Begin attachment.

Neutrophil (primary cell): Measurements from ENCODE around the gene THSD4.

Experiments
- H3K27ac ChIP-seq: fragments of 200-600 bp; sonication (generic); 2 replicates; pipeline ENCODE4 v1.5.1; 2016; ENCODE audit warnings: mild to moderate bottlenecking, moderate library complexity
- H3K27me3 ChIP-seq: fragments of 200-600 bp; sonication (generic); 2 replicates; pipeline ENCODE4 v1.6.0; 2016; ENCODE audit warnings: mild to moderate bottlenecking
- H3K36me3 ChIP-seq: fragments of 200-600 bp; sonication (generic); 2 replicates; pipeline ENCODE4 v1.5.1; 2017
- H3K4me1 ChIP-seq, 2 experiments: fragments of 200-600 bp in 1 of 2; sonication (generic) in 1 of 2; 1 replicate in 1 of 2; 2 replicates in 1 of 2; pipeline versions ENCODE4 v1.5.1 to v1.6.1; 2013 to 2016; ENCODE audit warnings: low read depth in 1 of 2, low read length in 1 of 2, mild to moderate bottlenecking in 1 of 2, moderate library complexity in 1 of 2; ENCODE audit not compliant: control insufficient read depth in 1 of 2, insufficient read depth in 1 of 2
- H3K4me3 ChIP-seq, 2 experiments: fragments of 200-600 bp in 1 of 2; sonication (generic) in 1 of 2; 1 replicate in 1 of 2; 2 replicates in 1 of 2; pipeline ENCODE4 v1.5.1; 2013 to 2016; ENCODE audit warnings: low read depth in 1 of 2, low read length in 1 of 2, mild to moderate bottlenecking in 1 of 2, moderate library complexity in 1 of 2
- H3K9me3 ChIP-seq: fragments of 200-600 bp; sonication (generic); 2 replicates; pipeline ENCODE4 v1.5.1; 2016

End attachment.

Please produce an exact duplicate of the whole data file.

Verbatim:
Neutrophil (primary cell): Measurements from ENCODE around the gene THSD4.

Experiments
- H3K27ac ChIP-seq: fragments of 200-600 bp; sonication (generic); 2 replicates; pipeline ENCODE4 v1.5.1; 2016; ENCODE audit warnings: mild to moderate bottlenecking, moderate library complexity
- H3K27me3 ChIP-seq: fragments of 200-600 bp; sonication (generic); 2 replicates; pipeline ENCODE4 v1.6.0; 2016; ENCODE audit warnings: mild to moderate bottlenecking
- H3K36me3 ChIP-seq: fragments of 200-600 bp; sonication (generic); 2 replicates; pipeline ENCODE4 v1.5.1; 2017
- H3K4me1 ChIP-seq, 2 experiments: fragments of 200-600 bp in 1 of 2; sonication (generic) in 1 of 2; 1 replicate in 1 of 2; 2 replicates in 1 of 2; pipeline versions ENCODE4 v1.5.1 to v1.6.1; 2013 to 2016; ENCODE audit warnings: low read depth in 1 of 2, low read length in 1 of 2, mild to moderate bottlenecking in 1 of 2, moderate library complexity in 1 of 2; ENCODE audit not compliant: control insufficient read depth in 1 of 2, insufficient read depth in 1 of 2
- H3K4me3 ChIP-seq, 2 experiments: fragments of 200-600 bp in 1 of 2; sonication (generic) in 1 of 2; 1 replicate in 1 of 2; 2 replicates in 1 of 2; pipeline ENCODE4 v1.5.1; 2013 to 2016; ENCODE audit warnings: low read depth in 1 of 2, low read length in 1 of 2, mild to moderate bottlenecking in 1 of 2, moderate library complexity in 1 of 2
- H3K9me3 ChIP-seq: fragments of 200-600 bp; sonication (generic); 2 replicates; pipeline ENCODE4 v1.5.1; 2016